Males and females have the same feather patterns; the only way to tell them apart is to get DNA.
These birds have a unique mating system. They come in two color patterns: white-striped and tan-striped. This one is white-striped. The others look as if seen through a sepia filter. Well, for some reason, they seek one another out. The white-stripes prefer to mate with tan-stripes, and vice versa. This has been going on for eons, but the two color variations have not melted into a compromise tint. The Wikipedia writers explain it this way: “This behaviour has been described genetically to follow from the chromosomal inversion of a supergene which acts as an extra pair of sex-determining genes, resulting in four phenotypes that reproduce in a disassortative mating pattern.” Translation: due to a little-understood peculiarity in their DNA, the mating of opposites doesn’t generally produce blended offspring but rather reproduces the distinct plumage patterns of the parents.
It’s rare that I succeed in filming a pelican’s plunge. They move too fast and I’m too slow with the camera. But this time I managed to catch the action. The video is actually a mashup of two different pelicans caught at different phases of their hunt. The pair of them worked together, or at least kept company. They didn’t score on each dive, but scored often enough to keep them motivated.
The North Basin cove on Monday morning teemed with a mix of ducks. Scaup dominated in a loose raft numbering probably 200, most of them preening, with a few compact trains of males paddling energetically through it. Two or three smaller flocks of Ruddy Ducks mostly kept to the margin of the Scaup raft. A scattering of Bufflehead played their courtship games among the Scaup, who mostly ignored them, except in one case where I thought a Scaup female swiftly nudged the rear of a Bufflehead male and sent him racing off. There was also a trio of Clark’s Grebes, a Horned Grebe, and the usual gulls. That was Monday. The next day, most of the Scaup had moved on, and the water stood relatively quiet, save for a handful of testosterone-crazed Bufflehead males.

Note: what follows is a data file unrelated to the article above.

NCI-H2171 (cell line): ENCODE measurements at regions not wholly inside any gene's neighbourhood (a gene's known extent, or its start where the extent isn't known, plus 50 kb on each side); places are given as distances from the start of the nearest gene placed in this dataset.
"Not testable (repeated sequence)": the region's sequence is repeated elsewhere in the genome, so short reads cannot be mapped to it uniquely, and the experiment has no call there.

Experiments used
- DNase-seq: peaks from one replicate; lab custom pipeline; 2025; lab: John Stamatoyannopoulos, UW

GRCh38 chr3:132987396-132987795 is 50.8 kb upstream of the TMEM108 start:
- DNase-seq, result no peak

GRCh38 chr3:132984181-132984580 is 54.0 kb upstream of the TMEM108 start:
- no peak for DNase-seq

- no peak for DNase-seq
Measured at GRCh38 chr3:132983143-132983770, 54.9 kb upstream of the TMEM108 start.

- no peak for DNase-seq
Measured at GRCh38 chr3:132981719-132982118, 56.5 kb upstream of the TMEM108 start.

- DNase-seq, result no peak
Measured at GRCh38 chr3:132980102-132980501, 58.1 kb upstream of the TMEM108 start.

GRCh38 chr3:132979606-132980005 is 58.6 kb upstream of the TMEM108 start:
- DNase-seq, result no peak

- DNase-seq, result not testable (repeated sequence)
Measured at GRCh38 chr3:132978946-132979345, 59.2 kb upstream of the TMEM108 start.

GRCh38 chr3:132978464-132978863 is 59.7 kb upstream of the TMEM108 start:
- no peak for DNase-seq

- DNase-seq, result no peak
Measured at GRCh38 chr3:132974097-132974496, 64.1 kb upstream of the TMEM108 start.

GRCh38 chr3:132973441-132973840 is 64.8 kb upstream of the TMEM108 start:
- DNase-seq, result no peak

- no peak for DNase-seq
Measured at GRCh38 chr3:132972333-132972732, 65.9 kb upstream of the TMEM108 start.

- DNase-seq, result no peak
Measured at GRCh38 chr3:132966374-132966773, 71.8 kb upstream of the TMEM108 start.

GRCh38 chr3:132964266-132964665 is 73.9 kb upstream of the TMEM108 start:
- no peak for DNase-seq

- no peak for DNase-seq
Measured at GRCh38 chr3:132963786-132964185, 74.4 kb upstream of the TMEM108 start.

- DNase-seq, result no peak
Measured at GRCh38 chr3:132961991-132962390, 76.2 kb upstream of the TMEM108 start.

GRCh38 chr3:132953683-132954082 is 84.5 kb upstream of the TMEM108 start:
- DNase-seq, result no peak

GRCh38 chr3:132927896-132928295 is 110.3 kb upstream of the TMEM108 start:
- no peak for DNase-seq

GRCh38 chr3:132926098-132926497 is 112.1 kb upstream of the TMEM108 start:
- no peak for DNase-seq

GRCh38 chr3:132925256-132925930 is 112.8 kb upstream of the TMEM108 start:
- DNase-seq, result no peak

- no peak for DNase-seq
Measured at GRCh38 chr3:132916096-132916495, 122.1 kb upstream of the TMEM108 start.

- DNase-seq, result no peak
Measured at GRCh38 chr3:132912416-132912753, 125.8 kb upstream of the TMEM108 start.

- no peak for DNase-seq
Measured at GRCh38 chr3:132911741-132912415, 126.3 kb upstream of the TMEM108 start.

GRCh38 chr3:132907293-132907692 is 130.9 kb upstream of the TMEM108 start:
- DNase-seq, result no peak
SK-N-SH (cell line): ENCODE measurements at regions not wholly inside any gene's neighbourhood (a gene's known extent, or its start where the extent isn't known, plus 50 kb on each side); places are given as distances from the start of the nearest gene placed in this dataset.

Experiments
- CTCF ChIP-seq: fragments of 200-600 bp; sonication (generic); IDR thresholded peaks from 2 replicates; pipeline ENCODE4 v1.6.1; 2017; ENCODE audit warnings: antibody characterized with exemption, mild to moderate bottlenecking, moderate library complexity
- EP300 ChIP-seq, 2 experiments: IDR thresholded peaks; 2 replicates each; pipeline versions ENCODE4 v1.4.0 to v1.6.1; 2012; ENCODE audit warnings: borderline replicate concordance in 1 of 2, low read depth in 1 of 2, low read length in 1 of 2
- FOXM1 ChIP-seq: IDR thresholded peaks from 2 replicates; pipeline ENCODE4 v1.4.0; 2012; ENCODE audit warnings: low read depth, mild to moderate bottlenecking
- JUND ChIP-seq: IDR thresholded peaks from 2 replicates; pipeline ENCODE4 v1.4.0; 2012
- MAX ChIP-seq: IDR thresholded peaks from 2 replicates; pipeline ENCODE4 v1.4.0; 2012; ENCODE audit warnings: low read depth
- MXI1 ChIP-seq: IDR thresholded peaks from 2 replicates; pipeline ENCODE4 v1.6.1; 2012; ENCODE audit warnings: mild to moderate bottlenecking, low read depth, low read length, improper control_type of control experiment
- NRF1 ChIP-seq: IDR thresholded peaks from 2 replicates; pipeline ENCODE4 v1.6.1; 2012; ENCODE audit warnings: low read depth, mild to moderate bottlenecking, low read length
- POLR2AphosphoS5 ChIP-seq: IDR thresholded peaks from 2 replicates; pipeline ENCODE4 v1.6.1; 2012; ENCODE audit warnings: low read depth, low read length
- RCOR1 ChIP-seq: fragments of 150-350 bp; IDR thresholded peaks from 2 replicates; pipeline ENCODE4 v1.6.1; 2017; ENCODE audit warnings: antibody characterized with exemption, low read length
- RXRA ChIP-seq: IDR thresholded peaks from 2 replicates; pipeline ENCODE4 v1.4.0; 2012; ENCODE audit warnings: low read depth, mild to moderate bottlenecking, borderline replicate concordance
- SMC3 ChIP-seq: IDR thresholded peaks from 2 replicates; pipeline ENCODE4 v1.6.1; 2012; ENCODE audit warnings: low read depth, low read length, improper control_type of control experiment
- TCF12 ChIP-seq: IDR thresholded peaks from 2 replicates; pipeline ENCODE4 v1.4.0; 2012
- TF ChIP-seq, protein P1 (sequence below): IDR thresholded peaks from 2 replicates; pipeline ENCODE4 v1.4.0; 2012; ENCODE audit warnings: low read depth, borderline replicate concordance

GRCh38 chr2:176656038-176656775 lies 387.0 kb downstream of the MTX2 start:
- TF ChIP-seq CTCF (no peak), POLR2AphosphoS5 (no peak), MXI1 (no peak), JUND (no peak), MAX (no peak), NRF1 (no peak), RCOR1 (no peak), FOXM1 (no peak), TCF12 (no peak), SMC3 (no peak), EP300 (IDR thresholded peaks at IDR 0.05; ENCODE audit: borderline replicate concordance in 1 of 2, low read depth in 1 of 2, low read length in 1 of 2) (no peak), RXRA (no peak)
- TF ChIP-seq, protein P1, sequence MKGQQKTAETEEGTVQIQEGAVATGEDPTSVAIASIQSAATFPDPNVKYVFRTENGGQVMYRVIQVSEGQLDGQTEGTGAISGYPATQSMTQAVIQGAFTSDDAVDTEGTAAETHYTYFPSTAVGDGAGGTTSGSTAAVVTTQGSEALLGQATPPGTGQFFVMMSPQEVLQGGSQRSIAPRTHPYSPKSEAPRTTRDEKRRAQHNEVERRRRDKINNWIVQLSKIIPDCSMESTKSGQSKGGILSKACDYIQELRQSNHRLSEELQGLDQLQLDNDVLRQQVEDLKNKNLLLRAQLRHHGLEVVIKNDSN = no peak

On Her Own
Several hundred yards off the north shore of the park, remote from the North Basin bird scene, I spotted a lone duck that I hadn’t seen yet this winter season: a Common Goldeneye, a female.
If this bird had just paid a visit to the North Basin, she was not pleased. As I tracked her in the camera, she paddled steadily west and away from the park until she was out of my sight.
As Goldeneyes go, this one was here a bit earlier than usual. They’re tolerant of cold and generally leave their northern breeding grounds later than other species. Possibly the impact of global warming, which has been especially advanced in the Arctic, may keep them in their breeding habitat longer and delay their winter migration. But factors other than temperature may drive them, such as the length of daylight.
I plan to publish again on Friday 12/1.